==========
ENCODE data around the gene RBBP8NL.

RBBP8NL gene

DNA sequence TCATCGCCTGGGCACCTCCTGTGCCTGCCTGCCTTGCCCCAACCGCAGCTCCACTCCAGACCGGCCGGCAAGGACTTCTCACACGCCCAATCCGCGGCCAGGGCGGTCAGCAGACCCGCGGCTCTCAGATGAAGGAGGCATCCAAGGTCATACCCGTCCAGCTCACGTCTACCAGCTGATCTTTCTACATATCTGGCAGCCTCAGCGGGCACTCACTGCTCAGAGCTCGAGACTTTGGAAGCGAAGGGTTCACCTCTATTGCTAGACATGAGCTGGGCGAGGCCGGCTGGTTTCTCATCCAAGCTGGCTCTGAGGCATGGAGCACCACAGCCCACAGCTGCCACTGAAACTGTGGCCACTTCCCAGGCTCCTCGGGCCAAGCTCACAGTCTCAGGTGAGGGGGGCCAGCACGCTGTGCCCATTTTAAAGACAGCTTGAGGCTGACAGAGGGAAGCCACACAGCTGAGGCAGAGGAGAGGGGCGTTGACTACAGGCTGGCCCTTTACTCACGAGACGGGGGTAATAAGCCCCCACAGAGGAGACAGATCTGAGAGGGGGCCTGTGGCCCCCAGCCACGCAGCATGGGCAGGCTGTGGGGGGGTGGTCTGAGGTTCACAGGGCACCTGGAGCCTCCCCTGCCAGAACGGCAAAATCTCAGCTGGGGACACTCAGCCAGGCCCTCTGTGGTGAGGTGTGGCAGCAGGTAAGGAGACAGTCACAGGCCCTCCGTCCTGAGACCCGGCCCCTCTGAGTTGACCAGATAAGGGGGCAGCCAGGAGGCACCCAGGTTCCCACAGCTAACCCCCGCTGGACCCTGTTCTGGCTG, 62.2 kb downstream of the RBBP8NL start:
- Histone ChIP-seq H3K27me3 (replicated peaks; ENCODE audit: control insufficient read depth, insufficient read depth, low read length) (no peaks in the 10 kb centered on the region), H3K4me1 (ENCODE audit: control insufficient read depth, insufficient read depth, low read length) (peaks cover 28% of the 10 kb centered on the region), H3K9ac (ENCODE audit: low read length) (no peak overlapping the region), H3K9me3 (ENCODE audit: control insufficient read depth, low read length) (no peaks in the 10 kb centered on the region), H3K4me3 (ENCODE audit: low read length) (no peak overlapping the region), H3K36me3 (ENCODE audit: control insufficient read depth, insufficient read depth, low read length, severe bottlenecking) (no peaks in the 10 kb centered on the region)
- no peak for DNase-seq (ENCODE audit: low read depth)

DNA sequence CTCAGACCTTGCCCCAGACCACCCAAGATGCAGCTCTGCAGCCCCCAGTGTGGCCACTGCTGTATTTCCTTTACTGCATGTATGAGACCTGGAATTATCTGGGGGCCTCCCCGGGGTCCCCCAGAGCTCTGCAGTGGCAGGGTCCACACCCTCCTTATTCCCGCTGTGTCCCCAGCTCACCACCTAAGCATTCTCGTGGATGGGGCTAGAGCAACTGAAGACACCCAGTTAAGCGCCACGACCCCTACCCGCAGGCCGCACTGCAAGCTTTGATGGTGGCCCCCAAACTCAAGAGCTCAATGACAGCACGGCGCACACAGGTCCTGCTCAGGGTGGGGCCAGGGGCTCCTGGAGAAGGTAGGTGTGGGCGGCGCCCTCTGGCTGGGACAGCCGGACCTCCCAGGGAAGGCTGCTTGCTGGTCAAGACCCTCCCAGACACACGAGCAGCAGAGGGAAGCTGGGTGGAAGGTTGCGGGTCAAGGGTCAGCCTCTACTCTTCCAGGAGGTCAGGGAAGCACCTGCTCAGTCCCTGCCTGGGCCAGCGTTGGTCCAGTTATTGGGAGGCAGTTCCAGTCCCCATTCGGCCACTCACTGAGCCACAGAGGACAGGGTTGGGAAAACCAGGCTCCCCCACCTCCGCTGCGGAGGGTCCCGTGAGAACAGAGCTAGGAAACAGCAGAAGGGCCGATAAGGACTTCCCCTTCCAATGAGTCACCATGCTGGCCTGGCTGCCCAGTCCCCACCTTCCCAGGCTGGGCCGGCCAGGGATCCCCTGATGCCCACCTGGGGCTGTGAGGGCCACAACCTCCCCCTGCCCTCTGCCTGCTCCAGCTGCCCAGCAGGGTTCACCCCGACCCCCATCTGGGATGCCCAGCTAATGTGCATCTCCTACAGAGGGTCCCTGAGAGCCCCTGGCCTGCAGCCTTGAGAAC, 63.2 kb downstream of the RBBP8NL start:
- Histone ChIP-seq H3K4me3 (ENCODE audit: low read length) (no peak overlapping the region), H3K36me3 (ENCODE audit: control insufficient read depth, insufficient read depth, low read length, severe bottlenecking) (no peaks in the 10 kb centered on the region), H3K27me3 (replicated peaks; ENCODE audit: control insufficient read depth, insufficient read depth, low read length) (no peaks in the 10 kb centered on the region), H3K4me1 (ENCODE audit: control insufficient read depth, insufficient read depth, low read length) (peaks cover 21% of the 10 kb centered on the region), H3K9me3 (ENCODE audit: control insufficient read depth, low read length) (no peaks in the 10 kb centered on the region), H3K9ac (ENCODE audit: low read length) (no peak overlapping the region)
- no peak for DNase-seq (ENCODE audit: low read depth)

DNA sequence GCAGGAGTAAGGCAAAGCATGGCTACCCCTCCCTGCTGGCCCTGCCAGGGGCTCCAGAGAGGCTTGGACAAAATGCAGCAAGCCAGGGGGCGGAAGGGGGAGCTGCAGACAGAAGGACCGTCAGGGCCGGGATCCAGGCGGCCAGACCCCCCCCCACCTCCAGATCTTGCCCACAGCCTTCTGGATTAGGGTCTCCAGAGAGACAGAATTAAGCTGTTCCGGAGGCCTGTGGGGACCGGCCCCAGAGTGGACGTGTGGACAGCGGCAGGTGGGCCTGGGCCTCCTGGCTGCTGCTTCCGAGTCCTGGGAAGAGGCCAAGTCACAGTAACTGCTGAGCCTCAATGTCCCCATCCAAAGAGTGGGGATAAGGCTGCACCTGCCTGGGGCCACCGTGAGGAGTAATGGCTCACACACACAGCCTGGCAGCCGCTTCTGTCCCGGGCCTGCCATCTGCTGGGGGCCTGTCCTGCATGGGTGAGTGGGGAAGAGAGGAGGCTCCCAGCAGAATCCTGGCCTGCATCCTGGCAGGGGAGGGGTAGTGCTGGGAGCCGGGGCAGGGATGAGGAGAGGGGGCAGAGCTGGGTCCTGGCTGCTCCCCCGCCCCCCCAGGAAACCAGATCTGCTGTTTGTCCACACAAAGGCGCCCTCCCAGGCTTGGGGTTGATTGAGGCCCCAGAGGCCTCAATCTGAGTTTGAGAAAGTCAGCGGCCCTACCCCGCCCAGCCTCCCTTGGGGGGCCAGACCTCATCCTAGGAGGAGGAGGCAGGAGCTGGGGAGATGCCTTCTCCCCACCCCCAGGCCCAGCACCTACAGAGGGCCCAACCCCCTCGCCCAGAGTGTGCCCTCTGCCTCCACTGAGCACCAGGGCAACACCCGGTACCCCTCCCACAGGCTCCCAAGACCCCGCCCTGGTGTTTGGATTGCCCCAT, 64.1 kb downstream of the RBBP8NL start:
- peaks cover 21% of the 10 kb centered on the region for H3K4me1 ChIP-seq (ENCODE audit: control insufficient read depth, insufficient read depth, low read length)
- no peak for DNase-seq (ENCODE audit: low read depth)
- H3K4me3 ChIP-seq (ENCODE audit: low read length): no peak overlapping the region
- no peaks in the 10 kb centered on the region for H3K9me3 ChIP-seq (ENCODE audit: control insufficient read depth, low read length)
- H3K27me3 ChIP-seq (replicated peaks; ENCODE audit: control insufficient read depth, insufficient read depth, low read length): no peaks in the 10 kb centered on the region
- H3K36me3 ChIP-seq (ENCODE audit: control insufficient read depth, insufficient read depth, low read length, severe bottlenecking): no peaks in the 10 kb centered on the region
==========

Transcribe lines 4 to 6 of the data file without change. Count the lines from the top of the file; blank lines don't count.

- Histone ChIP-seq H3K27me3 (replicated peaks; ENCODE audit: control insufficient read depth, insufficient read depth, low read length) (no peaks in the 10 kb centered on the region), H3K4me1 (ENCODE audit: control insufficient read depth, insufficient read depth, low read length) (peaks cover 28% of the 10 kb centered on the region), H3K9ac (ENCODE audit: low read length) (no peak overlapping the region), H3K9me3 (ENCODE audit: control insufficient read depth, low read length) (no peaks in the 10 kb centered on the region), H3K4me3 (ENCODE audit: low read length) (no peak overlapping the region), H3K36me3 (ENCODE audit: control insufficient read depth, insufficient read depth, low read length, severe bottlenecking) (no peaks in the 10 kb centered on the region)
- no peak for DNase-seq (ENCODE audit: low read depth)

DNA sequence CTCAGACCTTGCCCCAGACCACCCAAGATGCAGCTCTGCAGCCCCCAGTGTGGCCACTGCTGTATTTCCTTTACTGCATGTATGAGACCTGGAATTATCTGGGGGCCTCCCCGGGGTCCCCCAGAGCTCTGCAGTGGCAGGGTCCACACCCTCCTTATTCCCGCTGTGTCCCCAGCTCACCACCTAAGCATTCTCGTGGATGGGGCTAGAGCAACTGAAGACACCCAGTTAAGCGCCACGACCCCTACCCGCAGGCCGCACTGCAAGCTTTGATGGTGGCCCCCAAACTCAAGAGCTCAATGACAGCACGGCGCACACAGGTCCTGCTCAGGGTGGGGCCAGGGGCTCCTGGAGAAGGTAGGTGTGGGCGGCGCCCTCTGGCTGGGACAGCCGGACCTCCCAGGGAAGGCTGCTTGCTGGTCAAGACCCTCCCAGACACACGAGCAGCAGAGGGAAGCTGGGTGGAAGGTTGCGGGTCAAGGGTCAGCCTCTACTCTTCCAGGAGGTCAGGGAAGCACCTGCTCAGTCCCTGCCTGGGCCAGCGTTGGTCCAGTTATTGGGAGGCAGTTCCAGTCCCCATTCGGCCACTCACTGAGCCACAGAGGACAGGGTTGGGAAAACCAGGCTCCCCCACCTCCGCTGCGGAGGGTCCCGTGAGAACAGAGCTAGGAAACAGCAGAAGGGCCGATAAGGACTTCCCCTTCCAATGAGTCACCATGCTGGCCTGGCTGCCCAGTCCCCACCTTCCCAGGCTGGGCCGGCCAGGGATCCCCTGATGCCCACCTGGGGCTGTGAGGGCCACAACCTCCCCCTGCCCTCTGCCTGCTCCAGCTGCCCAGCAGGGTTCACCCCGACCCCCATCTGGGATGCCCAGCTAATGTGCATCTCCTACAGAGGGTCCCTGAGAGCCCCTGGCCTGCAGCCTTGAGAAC, 63.2 kb downstream of the RBBP8NL start: